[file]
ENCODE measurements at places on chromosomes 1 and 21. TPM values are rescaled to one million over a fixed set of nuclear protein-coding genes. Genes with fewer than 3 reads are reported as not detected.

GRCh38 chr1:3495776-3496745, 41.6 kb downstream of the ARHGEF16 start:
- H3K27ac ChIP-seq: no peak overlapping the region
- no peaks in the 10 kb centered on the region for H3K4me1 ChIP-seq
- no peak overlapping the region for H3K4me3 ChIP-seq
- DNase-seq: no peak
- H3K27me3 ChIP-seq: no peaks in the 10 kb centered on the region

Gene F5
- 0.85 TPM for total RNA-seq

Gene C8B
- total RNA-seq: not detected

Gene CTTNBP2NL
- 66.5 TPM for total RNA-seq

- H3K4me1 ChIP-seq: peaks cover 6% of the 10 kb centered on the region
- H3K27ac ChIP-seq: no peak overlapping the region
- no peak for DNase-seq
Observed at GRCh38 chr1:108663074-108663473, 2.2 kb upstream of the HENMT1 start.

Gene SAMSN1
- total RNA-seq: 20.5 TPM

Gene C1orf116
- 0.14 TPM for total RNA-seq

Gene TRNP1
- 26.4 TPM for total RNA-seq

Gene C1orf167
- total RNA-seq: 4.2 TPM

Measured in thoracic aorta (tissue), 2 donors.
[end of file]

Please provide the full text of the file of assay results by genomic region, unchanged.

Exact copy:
ENCODE measurements at places on chromosomes 1 and 21. TPM values are rescaled to one million over a fixed set of nuclear protein-coding genes. Genes with fewer than 3 reads are reported as not detected.

GRCh38 chr1:3495776-3496745, 41.6 kb downstream of the ARHGEF16 start:
- H3K27ac ChIP-seq: no peak overlapping the region
- no peaks in the 10 kb centered on the region for H3K4me1 ChIP-seq
- no peak overlapping the region for H3K4me3 ChIP-seq
- DNase-seq: no peak
- H3K27me3 ChIP-seq: no peaks in the 10 kb centered on the region

Gene F5
- 0.85 TPM for total RNA-seq

Gene C8B
- total RNA-seq: not detected

Gene CTTNBP2NL
- 66.5 TPM for total RNA-seq

- H3K4me1 ChIP-seq: peaks cover 6% of the 10 kb centered on the region
- H3K27ac ChIP-seq: no peak overlapping the region
- no peak for DNase-seq
Observed at GRCh38 chr1:108663074-108663473, 2.2 kb upstream of the HENMT1 start.

Gene SAMSN1
- total RNA-seq: 20.5 TPM

Gene C1orf116
- 0.14 TPM for total RNA-seq

Gene TRNP1
- 26.4 TPM for total RNA-seq

Gene C1orf167
- total RNA-seq: 4.2 TPM

Measured in thoracic aorta (tissue), 2 donors.